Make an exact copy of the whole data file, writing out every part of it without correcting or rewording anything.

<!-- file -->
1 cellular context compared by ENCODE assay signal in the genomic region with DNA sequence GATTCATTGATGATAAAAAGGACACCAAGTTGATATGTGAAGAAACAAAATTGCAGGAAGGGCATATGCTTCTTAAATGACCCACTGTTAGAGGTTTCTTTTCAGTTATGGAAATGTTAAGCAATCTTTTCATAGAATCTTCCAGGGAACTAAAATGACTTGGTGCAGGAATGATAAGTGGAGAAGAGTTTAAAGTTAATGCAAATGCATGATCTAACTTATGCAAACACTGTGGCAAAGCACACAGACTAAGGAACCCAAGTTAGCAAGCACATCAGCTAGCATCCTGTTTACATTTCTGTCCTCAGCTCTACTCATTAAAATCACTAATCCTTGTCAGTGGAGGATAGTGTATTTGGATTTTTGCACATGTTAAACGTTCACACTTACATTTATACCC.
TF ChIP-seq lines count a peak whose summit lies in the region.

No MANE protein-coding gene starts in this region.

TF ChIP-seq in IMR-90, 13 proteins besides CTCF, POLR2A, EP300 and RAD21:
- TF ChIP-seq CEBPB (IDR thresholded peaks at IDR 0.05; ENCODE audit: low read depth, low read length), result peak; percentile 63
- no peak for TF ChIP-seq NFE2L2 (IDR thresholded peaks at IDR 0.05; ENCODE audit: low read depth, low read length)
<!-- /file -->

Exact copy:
1 cellular context compared by ENCODE assay signal in the genomic region with DNA sequence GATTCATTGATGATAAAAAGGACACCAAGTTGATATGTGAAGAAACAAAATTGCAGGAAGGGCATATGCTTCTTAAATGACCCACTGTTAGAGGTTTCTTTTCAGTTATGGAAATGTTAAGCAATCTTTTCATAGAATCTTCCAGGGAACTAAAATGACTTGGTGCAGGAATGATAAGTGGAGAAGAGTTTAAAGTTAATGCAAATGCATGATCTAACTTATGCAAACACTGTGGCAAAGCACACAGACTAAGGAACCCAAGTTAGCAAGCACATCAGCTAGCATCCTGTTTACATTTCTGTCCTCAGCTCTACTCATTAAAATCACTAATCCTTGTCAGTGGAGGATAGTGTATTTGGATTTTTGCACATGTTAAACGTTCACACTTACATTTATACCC.
TF ChIP-seq lines count a peak whose summit lies in the region.

No MANE protein-coding gene starts in this region.

TF ChIP-seq in IMR-90, 13 proteins besides CTCF, POLR2A, EP300 and RAD21:
- TF ChIP-seq CEBPB (IDR thresholded peaks at IDR 0.05; ENCODE audit: low read depth, low read length), result peak; percentile 63
- no peak for TF ChIP-seq NFE2L2 (IDR thresholded peaks at IDR 0.05; ENCODE audit: low read depth, low read length)